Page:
If you are planning a 100-mile ride this year, you should by now have your place confirmed so you know what and when your goal event is. If you were one of the lucky ones to get in to RideLondon, congratulations, but if not, there are plenty of 100-mile sportives to choose from as your goal event.
If your winter training has gone well, you should be heading into spring with a solid fitness foundation already in place. That foundation is what we’ll be building on in this plan as we introduce longer rides, harder efforts and a couple of ‘dry-run’ sportives to help you refine your riding in the run-up to the event.
How to use this training plan
The structure of the plan is straightforward — four-week blocks that build up week by week, but with an easier seven days every fourth week so you have a programmed period of recovery and adaptation.
The structure of each block is similar: there are long rides that gradually increase in duration, a couple of key weekly interval sessions that build in their intensity and become more demanding, and a weekly sweetspot ride that barely varies at all because it’s so central to the aerobic fitness you’ll need. It’s all designed to create a period of time where you can settle into a predictable pattern and simply focus on training and recovering well.
This plan is for you if…
- You finished a 100-mile sportive last year and are keen to improve
- You have successfully completed part one
- Your cycling fitness is already high and you’re looking to take the next step
- You can fit in a decent length ride most days
Dress right for the spring weather
In the last instalment, we used hilly rides to drive your comfort and performance up very gradually over time. Now we reverse the idea, leaving the hard efforts at a consistent Zone 4, but gradually increasing the intensity of the recoveries. Done carefully, this should gradually improve your body’s lactate clearance and — as a result — your ability to sustain and repeat harder efforts.
Undoubtedly the hardest session each week, the structure of these rides remains the same throughout the plan. There’s a block of sweetspot riding early on to encourage glycogen depletion, a series of sweetspot hills in the middle to develop your sustainable climbing, and a final harder block towards the end that — combined with the block at the start — should encourage further fat burning.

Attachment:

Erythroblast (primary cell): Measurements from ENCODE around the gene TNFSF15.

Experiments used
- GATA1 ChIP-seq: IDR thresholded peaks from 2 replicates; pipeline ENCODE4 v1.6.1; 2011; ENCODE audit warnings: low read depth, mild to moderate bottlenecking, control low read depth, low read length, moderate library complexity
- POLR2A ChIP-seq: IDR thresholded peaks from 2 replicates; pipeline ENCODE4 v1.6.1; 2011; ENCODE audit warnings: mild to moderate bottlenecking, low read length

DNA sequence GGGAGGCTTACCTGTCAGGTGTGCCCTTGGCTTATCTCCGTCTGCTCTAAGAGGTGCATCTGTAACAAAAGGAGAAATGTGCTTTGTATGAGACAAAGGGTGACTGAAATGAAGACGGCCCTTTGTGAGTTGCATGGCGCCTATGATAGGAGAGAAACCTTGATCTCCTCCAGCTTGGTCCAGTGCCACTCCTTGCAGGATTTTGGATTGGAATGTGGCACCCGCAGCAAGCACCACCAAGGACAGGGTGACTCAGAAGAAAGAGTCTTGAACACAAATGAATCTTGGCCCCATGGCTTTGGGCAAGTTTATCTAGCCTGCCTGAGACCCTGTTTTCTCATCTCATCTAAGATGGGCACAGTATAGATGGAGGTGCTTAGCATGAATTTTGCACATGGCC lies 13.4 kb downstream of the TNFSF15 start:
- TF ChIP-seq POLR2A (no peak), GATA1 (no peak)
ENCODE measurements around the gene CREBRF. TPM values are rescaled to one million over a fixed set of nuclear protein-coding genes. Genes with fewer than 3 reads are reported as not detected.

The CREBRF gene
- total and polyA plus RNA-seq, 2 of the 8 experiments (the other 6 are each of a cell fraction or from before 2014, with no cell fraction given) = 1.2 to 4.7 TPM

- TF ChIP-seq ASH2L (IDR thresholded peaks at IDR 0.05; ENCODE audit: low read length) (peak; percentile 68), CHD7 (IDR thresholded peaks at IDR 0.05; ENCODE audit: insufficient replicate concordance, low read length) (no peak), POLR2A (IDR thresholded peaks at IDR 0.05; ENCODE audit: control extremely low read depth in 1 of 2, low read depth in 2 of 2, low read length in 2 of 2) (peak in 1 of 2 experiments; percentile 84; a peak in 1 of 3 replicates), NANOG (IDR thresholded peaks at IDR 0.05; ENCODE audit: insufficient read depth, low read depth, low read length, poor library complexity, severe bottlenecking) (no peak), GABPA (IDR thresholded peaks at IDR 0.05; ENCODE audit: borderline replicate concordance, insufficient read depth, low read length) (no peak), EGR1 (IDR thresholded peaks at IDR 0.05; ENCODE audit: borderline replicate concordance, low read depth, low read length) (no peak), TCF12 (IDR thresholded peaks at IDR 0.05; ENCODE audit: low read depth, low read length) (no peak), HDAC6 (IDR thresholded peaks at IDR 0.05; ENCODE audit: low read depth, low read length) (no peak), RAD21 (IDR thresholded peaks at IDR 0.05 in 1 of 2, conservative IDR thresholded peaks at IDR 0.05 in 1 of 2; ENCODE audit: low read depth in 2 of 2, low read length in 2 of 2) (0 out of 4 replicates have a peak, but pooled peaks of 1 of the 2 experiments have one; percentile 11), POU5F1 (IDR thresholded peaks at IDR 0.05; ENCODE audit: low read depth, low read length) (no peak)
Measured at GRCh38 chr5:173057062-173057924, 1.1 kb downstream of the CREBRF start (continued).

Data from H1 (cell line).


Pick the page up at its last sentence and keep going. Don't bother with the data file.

It’s unlikely you’ll have to deal with the flat-out accelerations and attacks of a road race, but if you’re aiming to cover ground faster, being able to cope with the pacing approach of any group you’re in is going to be important. These short efforts with short recoveries should prepare you for the practicalities of that type of surging, and also support the long-term lactate clearance work you’ll be doing.
Learn about training zones
Faster plan: block 1 – building repeatable speed
Click here to download a high resolution PDF of the spring training fitter plan: block 1.
Faster plan: block 2 – extending lactate clearance
Click here to download a high resolution PDF of the spring training fitter plan: block 2.
Faster plan: block 3 – preparing for performance
Click here to download a high resolution PDF of the spring training fitter plan: block 3.
Oliver Roberts is a level two coach, specialising in cycling and triathlon, who works with PBscience.com.
Over the past 10 years, he’s created training programmes for the Race for Life 5K running series, had three training manuals published and has coached athletes of all abilities, from novices to national champions, World Championship contenders and a National Ironman record holder.